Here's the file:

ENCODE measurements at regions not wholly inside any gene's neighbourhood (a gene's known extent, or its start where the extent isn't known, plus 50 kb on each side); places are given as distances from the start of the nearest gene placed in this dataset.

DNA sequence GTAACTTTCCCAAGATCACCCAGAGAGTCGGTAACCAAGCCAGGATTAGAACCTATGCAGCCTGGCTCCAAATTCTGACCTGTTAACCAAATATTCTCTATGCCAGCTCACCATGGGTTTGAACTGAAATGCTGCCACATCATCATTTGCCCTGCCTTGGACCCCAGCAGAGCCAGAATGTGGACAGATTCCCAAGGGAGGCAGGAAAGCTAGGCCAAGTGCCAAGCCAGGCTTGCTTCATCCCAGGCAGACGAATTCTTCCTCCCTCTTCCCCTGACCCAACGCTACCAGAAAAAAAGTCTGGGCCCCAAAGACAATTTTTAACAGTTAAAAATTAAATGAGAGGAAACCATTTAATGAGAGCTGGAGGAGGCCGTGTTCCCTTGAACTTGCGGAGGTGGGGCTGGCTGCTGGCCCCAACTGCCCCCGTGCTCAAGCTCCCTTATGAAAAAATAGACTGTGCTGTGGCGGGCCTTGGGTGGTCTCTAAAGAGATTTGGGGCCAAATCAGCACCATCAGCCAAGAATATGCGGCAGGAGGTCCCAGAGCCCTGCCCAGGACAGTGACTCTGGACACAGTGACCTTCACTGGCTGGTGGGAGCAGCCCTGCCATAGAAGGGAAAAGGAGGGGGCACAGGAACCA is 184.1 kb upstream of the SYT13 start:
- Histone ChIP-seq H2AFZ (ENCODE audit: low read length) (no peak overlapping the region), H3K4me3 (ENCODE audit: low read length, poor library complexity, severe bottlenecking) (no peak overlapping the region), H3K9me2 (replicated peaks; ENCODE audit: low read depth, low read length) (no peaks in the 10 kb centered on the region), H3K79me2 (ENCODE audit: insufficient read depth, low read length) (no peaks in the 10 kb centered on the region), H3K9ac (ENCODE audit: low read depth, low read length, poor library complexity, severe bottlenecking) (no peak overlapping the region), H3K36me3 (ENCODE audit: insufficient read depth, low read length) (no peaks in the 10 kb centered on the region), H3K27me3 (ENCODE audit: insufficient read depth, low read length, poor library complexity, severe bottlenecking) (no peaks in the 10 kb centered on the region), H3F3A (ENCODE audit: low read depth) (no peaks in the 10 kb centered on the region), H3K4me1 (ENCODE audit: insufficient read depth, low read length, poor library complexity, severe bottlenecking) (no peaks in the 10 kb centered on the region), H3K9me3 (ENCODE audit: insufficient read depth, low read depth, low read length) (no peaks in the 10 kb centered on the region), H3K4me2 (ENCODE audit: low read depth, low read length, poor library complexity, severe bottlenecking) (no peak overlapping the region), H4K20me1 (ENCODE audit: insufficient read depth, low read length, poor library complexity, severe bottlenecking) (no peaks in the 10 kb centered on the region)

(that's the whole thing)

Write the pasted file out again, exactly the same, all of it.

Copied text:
ENCODE measurements at regions not wholly inside any gene's neighbourhood (a gene's known extent, or its start where the extent isn't known, plus 50 kb on each side); places are given as distances from the start of the nearest gene placed in this dataset.

DNA sequence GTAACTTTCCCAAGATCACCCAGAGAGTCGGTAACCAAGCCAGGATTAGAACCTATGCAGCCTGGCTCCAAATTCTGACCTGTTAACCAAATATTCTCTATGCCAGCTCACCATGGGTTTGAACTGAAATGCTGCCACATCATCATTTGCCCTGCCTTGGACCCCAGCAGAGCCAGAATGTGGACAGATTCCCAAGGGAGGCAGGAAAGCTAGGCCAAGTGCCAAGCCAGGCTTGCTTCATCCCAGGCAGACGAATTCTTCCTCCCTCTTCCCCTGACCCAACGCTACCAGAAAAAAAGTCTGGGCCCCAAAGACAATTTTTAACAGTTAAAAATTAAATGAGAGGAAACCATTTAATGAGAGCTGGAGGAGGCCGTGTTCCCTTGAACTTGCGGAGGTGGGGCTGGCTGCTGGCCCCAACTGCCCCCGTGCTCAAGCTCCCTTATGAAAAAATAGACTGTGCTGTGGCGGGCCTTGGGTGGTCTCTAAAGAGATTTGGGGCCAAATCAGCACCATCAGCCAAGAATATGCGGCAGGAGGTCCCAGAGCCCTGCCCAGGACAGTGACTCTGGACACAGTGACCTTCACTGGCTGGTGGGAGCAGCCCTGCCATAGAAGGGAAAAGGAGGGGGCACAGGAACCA is 184.1 kb upstream of the SYT13 start:
- Histone ChIP-seq H2AFZ (ENCODE audit: low read length) (no peak overlapping the region), H3K4me3 (ENCODE audit: low read length, poor library complexity, severe bottlenecking) (no peak overlapping the region), H3K9me2 (replicated peaks; ENCODE audit: low read depth, low read length) (no peaks in the 10 kb centered on the region), H3K79me2 (ENCODE audit: insufficient read depth, low read length) (no peaks in the 10 kb centered on the region), H3K9ac (ENCODE audit: low read depth, low read length, poor library complexity, severe bottlenecking) (no peak overlapping the region), H3K36me3 (ENCODE audit: insufficient read depth, low read length) (no peaks in the 10 kb centered on the region), H3K27me3 (ENCODE audit: insufficient read depth, low read length, poor library complexity, severe bottlenecking) (no peaks in the 10 kb centered on the region), H3F3A (ENCODE audit: low read depth) (no peaks in the 10 kb centered on the region), H3K4me1 (ENCODE audit: insufficient read depth, low read length, poor library complexity, severe bottlenecking) (no peaks in the 10 kb centered on the region), H3K9me3 (ENCODE audit: insufficient read depth, low read depth, low read length) (no peaks in the 10 kb centered on the region), H3K4me2 (ENCODE audit: low read depth, low read length, poor library complexity, severe bottlenecking) (no peak overlapping the region), H4K20me1 (ENCODE audit: insufficient read depth, low read length, poor library complexity, severe bottlenecking) (no peaks in the 10 kb centered on the region)